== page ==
Literacy is a fundamental talent needed to succeed in social studies.  The term literacy is the ability to read or write.  Literacy and language are pretty similar.  If one does not understand the language, then he or she cannot read or write anything conceptual.  If one cannot read or write, then he or she cannot express themselves and your knowledge of the content.  In the above paragraph, I pointed out the importance of writing in social studies, but the ability to read is equally as important for the subject.  For a simple social studies assignment, you need to be able to read effectively by finding the main ideas in a text, read critically by assessing if the ideas are supported by evidence, and to read a map (Teaching What Really Happened, 2010).  Your students will struggle with the lack of familiarity with historical terms, processes, vocabulary, and complex sentences.  Students will also struggle with finding what part of the text is important.  (Teaching Social Studies to English Language Learners, 2009).  To combat that weakness, teachers can have lessons that require historical comprehension.  To acquire that skill, lessons can focus on reconstructing the literal meaning of a historical passage. Try to make the students understand why it is important and why they are learning it.   Your learners will need to indentify the central question of a histocal narrative to understand the main point of it.  This will make them understand the central theme and focus of the piece. Students should understand that using visual data can help them recognize the point of a text.  A good example would be: why would a graph show an increase population and how does it relate to the text about the industrial age (Why Won’t You Just Tell Us the Answer, 2011)?  Activities like these will increase a student’s chance of understanding what is going on in a text.  To succeed in social studies, students need to be able to read and write critically to understand information.

The last concept of skills needed to be able to function in a social studies classroom is the ability to inquire about information.  Inquiry is the skill of to asking and questioning information or sources.  This expertise, inquiry, is the hardest to archive because one needs to be able to learn, understand the langue, and to be literate.  It is the most complex skill of the group.  Most of your students that can apply this ability well will be your honors or AP students, but you should still have high expectations for your lower tier students.  Even though this skill is difficult, it is extremely important for your students to acquire it because this will make them understand the deeper meaning of facts.  As teachers we can foster this skill by guiding questions.   A good guiding questions is something that represents an important issue or theme, debatable, has enough content,  interesting and challenging to your students, and  appropriate given the materials available (Why Don’t You Just Tell Us the Answer, 2011).  Teachers can foster inquiry in two ways to support all students.  First is discussion and questioning.  Teachers need to guide their students through discussion to foster inquiry.  You can do this by sharing the responsibility and authority for class discussions.  With class discussions, focus on speaking less as a teacher, having longer wait times, modeling desire behaviors, and assisting students to build off each other.  When questioning students through inquiry, you can aide them by pointing to pictures or words, using visual cues, breaking down questions, and asking questions with ‘how’ and ‘where’ to get them thinking (Teaching Social Studies to English Language Learners, 2009).  Another great way to support students with inquiry is the concept of discovery and exploration.  This is when students hypothesize and investigate about social studies facts instead of relying on the teacher for answers.  This can make students more engaged because students are normally more interested in their own discovery of knowledge rather than being told of it.  To do this correctly, the teacher need to select a topic that encourages students to develop their own theories, something controversial and open ending.  Teachers need to remember that this activity will require more class time and that there are no set answers.  Exploration can be done when students are able to creatively construct an approximation of a real historical event.  This makes students develop hunches by leaning on past prior knowledge and acquiring new knowledge to fill in the gaps (Teaching Social Studies to English Language Learners, 2009).    Inquiry is the key for students to understand the deeper meaning of historical facts, but one needs to be able to read, write, speak, and process other simpler social studies skills to do so correctly.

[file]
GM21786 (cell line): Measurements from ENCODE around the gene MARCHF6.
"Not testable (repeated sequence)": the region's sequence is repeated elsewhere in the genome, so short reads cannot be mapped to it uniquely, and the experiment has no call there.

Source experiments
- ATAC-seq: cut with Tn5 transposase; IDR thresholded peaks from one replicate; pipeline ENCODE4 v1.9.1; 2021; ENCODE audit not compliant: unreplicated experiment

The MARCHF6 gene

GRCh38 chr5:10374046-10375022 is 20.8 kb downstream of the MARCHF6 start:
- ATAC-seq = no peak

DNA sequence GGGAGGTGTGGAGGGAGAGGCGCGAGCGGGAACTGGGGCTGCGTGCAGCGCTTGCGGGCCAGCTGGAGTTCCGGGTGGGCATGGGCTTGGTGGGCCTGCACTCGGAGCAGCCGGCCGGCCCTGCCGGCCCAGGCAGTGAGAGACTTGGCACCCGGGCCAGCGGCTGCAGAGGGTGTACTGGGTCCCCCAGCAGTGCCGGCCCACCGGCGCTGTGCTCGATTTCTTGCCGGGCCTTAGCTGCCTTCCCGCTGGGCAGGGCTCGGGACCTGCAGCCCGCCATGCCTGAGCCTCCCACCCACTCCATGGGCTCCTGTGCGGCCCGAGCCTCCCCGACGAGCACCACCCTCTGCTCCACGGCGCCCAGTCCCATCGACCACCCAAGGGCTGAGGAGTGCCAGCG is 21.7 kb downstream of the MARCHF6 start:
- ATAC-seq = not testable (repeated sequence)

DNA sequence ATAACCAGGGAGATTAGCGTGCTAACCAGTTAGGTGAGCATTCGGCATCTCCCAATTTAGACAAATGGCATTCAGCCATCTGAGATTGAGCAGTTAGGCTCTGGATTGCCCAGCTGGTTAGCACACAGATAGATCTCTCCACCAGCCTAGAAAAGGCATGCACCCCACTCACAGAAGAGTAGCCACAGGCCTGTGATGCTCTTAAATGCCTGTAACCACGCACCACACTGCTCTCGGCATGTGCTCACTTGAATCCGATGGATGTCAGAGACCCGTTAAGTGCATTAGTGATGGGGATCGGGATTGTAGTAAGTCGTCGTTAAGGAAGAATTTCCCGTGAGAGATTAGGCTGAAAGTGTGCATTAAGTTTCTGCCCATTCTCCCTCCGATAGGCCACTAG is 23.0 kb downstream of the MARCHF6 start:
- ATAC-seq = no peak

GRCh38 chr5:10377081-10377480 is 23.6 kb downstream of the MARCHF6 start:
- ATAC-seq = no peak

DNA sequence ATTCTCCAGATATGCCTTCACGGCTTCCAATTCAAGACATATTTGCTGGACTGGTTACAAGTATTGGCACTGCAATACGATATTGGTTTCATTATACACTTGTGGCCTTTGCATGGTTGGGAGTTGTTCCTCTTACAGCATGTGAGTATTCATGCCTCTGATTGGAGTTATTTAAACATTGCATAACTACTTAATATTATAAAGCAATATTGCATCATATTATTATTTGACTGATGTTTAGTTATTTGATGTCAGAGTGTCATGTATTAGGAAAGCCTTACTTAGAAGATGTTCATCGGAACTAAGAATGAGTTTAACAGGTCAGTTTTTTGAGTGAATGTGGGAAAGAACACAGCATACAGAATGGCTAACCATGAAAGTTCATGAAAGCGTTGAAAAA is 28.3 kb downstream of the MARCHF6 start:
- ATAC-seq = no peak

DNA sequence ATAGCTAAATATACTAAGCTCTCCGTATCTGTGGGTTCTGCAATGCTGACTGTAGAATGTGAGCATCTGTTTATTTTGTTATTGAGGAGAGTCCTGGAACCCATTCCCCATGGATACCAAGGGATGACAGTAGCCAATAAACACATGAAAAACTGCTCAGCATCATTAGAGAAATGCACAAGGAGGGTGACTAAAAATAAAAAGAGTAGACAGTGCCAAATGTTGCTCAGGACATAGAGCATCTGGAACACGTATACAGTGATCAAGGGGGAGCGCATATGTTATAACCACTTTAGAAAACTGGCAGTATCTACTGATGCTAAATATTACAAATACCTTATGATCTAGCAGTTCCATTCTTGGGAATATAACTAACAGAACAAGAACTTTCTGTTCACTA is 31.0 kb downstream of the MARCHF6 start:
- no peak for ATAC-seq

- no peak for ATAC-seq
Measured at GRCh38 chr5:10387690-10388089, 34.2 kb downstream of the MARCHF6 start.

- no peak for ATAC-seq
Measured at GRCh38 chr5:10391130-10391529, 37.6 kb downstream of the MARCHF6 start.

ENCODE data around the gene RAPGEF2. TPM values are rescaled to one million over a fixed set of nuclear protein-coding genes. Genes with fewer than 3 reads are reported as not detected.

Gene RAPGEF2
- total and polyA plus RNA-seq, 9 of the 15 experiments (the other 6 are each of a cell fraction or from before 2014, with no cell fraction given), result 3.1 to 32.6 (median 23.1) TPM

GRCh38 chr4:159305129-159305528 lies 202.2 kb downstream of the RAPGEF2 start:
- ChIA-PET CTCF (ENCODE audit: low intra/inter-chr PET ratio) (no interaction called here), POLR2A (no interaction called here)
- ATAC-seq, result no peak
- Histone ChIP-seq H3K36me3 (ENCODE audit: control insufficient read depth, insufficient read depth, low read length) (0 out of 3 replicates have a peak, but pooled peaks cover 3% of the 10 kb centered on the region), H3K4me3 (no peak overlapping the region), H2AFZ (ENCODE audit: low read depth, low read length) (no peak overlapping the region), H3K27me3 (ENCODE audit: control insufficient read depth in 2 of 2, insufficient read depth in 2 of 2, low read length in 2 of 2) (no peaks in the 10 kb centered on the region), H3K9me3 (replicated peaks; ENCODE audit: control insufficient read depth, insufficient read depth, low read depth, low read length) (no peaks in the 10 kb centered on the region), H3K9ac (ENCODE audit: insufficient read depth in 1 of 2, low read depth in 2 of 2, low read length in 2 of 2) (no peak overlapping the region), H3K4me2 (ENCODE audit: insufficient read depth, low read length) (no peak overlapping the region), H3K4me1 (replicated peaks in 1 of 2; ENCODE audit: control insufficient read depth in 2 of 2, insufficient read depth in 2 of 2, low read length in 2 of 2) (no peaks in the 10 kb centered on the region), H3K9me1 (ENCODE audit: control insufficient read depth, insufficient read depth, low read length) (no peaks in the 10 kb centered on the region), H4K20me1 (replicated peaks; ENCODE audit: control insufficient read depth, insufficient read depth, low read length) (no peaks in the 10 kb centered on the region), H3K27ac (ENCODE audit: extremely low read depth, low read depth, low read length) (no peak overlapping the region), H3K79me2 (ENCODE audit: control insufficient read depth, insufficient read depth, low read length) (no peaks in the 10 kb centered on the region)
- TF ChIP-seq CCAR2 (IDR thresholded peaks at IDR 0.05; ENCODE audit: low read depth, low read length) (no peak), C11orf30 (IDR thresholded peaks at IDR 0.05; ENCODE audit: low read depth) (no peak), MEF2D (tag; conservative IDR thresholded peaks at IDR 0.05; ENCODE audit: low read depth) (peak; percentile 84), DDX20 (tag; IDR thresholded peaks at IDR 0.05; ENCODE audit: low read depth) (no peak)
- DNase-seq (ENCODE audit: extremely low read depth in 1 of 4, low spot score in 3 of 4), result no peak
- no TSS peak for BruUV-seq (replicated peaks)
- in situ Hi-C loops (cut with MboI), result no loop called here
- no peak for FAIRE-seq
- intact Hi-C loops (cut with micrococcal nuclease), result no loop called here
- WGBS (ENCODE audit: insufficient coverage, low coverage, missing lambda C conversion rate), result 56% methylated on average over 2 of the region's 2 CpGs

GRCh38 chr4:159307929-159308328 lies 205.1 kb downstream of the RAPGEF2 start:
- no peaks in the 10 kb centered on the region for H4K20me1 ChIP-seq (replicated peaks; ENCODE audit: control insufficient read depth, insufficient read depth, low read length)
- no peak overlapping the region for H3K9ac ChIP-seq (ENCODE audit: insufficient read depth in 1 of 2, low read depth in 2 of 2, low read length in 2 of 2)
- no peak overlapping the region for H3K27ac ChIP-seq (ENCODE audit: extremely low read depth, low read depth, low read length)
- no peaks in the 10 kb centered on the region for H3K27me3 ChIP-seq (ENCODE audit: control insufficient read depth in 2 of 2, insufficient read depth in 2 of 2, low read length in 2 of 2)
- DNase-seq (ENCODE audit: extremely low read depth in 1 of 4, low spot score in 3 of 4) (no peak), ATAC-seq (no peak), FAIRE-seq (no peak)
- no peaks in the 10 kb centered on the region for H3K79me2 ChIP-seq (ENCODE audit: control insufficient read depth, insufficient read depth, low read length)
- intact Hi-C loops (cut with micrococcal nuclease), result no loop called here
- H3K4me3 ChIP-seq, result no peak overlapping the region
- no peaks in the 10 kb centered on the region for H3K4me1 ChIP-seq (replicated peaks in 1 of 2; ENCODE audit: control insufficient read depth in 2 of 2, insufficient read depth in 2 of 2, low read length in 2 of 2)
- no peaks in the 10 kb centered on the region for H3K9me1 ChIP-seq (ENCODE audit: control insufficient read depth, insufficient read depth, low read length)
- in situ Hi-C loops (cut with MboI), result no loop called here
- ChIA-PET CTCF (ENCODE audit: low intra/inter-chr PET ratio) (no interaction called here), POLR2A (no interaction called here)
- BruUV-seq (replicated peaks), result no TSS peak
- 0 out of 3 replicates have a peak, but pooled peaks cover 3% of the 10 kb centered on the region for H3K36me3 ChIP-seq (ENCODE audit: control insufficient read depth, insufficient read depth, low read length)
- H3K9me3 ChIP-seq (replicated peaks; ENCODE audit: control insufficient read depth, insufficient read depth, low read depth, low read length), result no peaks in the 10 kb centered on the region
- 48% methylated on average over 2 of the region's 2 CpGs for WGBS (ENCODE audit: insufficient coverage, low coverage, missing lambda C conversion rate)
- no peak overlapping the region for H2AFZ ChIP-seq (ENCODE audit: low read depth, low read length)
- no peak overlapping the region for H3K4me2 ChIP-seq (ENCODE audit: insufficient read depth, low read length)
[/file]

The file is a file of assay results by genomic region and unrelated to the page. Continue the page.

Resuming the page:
Having a deep understand of social studies and making connections is the key for your students to gain a larger appreciation for the subject.  You need to make your students engaged in the subject for them to want to find, solve, and search for the truth and underlying meanings of historical facts.  You do so by moving away from textbooks and finding other activities, strategies, and tools to make the subject come alive and interesting.  Social studies is an unique subject because it is so vast and different, but you can find ways to make this subject interesting and focused if you find the right tools and devices.  You need to find ways to make the students understand that social studies is more than just facts, lectures, and maps.  Teachers can do that by implementing strategies to make them critical think.  Once again this is all about the activities and assignments that you give out, but also how you ask questions and the expectations you hold your students to.  If you focus on the language, literacy, learning, and inquiry of social studies they will achieve it.  Social studies is important because it will make your students look at information differently and to look at facts outside the box.  If you can make your students realize they have to critical think to find an answer instead of just searching for in on an internet search browser, then you will prepare them as humans, citizens, and positive people for society.

Advertisements

Leave a Reply

Fill in your details below or click an icon to log in:

WordPress.com Logo

You are commenting using your WordPress.com account. Log Out / Change )

Twitter picture

You are commenting using your Twitter account. Log Out / Change )

Facebook photo

You are commenting using your Facebook account. Log Out / Change )

Google+ photo

You are commenting using your Google+ account. Log Out / Change )

Connecting to %s